Teaching old (and new)
dogs new tricks

The benefits from attending an ASBMB
student-centered education symposium

The American Society for Biochemistry and Molecular Biology will host its fourth undergraduate education meeting July 30 through Aug. 2 at Missouri Western State University. Society members might reasonably ask, “How does the ASBMB benefit from sponsoring these meetings?” That is best answered by the title to the 1964 Bob Dylan song “The Times They Are A-Changin’,” which perfectly describes the attitude driving transformations in the field of science education, for which many in the ASBMB have been strong advocates.

Practicing best practices

An-Phong Le of Florida Southern College (left), Sergiy Borysov of the University of South Florida (center) and Jewels Morgan of Georgia State University (right) participate in the Designing Scientific Teaching Tools for BMB Education workshop in Tampa, Fla., in January. The 20 attendees broke into groups. Each developed a broad learning goal, specific learning objectives, expected outcomes and assessment questions, and tools. Later, group presented its work. For a detailed report on the event and its outcomes, visit www.asbmb.org/education/enzymatic. Photo credit: Michael Carastro | University of Tampa

Beginning with the publication of “BIO 2010” and more recently with the release of “Vision and Change,” sponsored by the American Association for the Advancement of Science, calls have gone out urging educators to transform the way we disseminate information to undergraduates in our lecture and laboratory courses.

A recent Science magazine report entitled “Lectures aren’t just boring, they are ineffective, too” indicated that the era of the talking-head, 50-minute lecture format, which originated in the Middle Ages, is drawing to a close, replaced by a more student-centered and peer-learning approach to science education.

For our laboratory courses, science-education experts have been urging us to do away with the traditional methods-and-techniques programs and replace them with guided-inquiry, researchlike laboratory experiences, especially at institutions where these lab courses offer the closest thing students may have to a research project.

Not being an expert in the education field, I often find pedagogically focused publications filled with bewildering terminology and methods of statistical analysis that are quite foreign to my more physical-biochemistry-oriented mind. Often these same articles provide ample justification for changing your pedagogical approach without the nuts-and-bolts, how-to information.

Finally, being rather conservative, I initially viewed these calls for transformation at the annual ASBMB education-focused symposia with a great deal of skepticism. After all, I had designed from scratch a biochemistry laboratory course that received rave reviews from students, who often stated it was the best course they had ever taken at our university. How dare anyone suggest that we could design a better course? And several faculty members in my department told me bluntly, “If it ain’t broke, don’t fix it!”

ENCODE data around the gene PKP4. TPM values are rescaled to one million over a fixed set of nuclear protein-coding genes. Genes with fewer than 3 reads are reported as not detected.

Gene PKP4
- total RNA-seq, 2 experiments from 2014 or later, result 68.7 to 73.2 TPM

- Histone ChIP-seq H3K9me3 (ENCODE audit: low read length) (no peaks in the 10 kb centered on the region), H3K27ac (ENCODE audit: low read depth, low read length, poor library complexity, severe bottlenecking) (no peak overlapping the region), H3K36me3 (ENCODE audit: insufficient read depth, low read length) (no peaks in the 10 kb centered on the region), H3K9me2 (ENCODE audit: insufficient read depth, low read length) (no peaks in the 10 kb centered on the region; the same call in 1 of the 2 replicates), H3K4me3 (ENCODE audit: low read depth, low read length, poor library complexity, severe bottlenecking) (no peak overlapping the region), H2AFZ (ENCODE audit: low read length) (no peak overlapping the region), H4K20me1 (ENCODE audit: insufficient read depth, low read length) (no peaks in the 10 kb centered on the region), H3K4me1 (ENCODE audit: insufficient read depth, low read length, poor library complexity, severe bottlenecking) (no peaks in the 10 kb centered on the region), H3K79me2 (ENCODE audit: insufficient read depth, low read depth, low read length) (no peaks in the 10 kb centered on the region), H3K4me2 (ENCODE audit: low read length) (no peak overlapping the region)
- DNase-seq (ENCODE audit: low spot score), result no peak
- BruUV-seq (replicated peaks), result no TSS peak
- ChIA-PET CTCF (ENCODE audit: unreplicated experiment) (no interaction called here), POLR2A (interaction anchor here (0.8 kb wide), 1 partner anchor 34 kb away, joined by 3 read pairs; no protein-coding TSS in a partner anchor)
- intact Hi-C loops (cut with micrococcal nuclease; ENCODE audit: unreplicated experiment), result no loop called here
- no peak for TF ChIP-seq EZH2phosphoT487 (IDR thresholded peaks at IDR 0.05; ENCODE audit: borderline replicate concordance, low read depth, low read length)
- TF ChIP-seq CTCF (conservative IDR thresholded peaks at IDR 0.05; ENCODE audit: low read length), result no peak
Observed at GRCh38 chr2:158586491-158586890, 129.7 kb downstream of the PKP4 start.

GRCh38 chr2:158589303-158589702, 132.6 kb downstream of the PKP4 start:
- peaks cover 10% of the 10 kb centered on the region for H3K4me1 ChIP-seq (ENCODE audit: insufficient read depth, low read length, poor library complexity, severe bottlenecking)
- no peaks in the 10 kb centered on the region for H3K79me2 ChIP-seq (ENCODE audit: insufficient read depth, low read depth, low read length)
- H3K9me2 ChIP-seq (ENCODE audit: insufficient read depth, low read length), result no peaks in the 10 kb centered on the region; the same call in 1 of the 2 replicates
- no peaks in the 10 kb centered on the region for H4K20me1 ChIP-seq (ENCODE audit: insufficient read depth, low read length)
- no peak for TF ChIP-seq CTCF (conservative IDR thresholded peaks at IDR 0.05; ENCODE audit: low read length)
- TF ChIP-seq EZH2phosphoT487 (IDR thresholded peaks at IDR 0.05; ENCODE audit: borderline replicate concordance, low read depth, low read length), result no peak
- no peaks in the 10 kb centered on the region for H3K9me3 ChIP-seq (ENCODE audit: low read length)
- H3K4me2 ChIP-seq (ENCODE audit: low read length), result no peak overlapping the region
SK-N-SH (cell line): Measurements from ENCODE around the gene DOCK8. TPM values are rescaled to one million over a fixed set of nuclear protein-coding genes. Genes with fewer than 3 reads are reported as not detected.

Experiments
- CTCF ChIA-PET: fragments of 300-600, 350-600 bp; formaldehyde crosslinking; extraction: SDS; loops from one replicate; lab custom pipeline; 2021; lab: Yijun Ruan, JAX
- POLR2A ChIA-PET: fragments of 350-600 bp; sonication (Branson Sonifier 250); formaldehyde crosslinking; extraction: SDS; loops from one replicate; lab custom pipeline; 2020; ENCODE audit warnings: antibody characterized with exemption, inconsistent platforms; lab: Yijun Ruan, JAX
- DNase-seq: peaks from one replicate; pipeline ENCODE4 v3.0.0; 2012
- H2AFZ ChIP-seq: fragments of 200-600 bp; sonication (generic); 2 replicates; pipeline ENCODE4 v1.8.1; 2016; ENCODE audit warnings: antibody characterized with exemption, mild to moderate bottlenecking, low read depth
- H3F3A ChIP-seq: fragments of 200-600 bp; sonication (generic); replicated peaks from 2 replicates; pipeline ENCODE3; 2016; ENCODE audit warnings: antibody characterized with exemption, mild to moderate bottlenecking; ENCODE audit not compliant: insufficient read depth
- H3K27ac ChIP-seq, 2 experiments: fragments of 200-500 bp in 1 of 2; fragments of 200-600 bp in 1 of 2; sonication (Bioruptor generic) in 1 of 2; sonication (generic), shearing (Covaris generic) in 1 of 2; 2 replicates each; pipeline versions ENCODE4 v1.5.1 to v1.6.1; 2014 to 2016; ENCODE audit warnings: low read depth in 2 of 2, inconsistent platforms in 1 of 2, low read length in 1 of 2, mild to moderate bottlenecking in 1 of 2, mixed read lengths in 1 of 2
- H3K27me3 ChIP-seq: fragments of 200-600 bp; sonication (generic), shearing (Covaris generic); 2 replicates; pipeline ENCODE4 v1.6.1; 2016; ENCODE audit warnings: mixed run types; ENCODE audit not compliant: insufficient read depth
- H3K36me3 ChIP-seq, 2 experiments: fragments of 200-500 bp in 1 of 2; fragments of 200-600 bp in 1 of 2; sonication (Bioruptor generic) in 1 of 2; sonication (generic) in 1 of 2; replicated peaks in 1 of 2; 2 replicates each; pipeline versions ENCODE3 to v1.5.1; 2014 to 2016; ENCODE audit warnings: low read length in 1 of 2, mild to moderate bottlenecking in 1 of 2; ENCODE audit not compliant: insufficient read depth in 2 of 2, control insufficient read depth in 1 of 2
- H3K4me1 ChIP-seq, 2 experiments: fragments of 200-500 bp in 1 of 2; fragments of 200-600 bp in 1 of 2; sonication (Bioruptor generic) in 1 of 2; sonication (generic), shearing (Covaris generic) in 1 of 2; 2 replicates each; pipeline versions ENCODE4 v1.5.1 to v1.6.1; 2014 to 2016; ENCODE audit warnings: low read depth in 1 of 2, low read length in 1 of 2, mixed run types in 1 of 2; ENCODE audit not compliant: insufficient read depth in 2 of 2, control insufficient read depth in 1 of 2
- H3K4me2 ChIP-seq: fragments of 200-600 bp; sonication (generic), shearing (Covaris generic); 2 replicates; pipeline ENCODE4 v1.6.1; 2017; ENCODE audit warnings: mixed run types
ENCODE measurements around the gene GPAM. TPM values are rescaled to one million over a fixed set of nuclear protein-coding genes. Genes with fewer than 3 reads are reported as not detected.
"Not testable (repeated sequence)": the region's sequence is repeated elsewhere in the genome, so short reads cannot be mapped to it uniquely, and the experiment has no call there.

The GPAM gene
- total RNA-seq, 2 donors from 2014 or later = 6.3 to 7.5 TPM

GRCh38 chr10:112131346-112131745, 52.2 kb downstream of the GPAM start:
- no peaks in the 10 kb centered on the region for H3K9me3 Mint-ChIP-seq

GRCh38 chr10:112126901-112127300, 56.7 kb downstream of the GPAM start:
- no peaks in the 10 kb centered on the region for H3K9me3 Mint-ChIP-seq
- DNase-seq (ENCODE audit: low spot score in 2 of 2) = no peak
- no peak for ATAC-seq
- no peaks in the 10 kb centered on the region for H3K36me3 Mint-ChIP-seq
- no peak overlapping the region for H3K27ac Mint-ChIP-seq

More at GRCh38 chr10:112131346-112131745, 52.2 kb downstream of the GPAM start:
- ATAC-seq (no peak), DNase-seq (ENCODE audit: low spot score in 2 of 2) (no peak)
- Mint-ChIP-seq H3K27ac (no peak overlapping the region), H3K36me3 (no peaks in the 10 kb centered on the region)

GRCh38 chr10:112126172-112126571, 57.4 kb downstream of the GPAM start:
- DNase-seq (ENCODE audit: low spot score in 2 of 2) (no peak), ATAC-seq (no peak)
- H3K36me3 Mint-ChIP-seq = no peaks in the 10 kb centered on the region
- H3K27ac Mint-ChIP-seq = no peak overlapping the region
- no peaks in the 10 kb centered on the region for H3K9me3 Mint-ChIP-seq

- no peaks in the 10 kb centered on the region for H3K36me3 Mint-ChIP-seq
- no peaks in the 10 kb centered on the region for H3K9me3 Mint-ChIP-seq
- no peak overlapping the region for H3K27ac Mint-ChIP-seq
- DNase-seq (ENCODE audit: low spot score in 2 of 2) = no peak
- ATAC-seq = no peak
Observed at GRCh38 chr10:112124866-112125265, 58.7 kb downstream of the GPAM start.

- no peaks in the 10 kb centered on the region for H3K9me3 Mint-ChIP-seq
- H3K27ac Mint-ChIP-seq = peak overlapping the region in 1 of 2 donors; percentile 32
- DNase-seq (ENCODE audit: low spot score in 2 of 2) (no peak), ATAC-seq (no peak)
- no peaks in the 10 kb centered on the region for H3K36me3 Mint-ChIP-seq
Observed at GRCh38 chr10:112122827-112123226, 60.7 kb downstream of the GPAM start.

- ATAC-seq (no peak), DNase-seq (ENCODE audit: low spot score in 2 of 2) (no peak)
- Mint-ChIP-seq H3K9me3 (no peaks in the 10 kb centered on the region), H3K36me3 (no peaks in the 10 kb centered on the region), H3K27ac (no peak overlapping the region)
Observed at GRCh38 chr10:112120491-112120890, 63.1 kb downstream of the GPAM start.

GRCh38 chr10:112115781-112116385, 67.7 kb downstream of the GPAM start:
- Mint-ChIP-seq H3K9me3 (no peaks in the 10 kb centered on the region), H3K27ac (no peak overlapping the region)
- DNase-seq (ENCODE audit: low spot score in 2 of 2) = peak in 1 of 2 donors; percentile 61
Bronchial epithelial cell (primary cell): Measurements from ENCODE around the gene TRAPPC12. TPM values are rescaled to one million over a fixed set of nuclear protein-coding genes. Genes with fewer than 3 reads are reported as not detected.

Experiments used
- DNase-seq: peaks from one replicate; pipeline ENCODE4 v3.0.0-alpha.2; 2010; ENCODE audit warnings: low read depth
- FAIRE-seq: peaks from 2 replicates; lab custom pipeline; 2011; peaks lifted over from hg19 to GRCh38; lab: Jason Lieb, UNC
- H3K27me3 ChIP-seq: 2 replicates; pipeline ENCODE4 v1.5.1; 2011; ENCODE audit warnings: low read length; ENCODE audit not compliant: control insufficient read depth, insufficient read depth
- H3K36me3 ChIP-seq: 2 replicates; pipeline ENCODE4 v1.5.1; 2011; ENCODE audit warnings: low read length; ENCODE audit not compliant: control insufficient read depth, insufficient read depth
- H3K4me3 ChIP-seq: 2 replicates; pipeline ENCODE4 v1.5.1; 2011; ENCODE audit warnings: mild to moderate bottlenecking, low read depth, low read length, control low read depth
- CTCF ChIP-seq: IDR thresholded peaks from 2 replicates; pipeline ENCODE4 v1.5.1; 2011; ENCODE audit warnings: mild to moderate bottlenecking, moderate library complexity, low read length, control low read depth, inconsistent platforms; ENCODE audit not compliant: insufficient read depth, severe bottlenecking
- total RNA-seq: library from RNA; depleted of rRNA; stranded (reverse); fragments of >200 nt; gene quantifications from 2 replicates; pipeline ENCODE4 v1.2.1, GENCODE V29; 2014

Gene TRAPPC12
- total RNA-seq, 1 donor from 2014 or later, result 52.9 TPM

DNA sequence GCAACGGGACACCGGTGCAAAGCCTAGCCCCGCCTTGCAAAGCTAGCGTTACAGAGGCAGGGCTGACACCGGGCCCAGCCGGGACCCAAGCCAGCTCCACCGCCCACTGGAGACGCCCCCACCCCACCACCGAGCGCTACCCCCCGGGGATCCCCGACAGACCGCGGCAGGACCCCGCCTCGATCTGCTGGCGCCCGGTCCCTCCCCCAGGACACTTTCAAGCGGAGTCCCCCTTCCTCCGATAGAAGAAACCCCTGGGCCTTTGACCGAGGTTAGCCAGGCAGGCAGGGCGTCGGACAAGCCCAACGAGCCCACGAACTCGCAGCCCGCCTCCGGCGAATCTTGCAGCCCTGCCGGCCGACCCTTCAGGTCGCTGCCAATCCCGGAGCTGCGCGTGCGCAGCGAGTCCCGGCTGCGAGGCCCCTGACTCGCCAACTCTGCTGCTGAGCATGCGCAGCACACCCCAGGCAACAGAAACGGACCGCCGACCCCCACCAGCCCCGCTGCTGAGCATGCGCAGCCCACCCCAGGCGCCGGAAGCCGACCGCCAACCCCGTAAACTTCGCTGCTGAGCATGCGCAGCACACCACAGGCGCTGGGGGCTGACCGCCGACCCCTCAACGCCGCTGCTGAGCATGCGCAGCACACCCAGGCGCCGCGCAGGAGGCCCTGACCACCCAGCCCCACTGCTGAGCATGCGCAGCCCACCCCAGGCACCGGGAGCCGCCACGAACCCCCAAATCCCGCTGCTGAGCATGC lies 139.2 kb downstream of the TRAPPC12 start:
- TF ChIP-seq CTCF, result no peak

The problem was that I began to have a nagging feeling that maybe, if it was not exactly broken, our lab course could perhaps be improved dramatically.

Finally, in 2009, I attended the first ASBMB-sponsored small education conference at Colorado College. The primary benefit of this education-focused meeting was that we were able to have meaningful dialogues (which have continued in the ensuing years) with people who actually had carried out such transformations in lecture or laboratory courses, resulting in much greater engagement of their students in the curriculum. It often is difficult to have these kinds of conversations at national meetings due to time constraints.

Another great aspect of attending this small meeting came about when, as part of a workshop headed by a National Science Foundation program director, we wrote proposals describing how we would use funding from that agency to alter one of our courses. This thought-provoking exercise was, for me, the beginning of a major overhaul of our biochemistry laboratory course, which has since gone from a traditional method-and-technique-based course to one in which 60 percent of the semester is devoted to a guided-inquiry, researchlike experience.

Now when students join our class at the beginning of the semester, rather than saying, “You will learn how to do this and that,” we tell them they are joining a long-term research project for which the ultimate objective is to produce site-specific mutations of E. coli alkaline phosphatase. In a similar manner, my whole approach to the biochemistry lecture course that I teach to nonmajors two semesters a year has gone from a traditional 50-minute talking-head model to one in which students interact much more in peer groups solving problems and discussing key concepts.

These changes have not all occurred overnight; rather they have evolved (and continue to evolve) through small, discrete modifications. As in any long journey, you have to take the first step, and a very good step for any new faculty members, postdoctoral students or graduate students who envision themselves teaching undergraduates is to attend the upcoming Transforming Undergraduate Education in the Molecular Life Sciences meeting in July.

I would suggest that established faculty members who are wondering what the pedagogical-transformation ruckus is all about attend as well. Your eyes certainly will be opened to some fantastic new educational concepts. And if you are willing to open your minds to the fact that there just may be a better way to disseminate your course material, you too will get to experience classes that a lot more fun to teach.

James T. Hazzard James T. Hazzard has been course coordinator for an upper-division biochemistry course at the University of Arizona since 2000.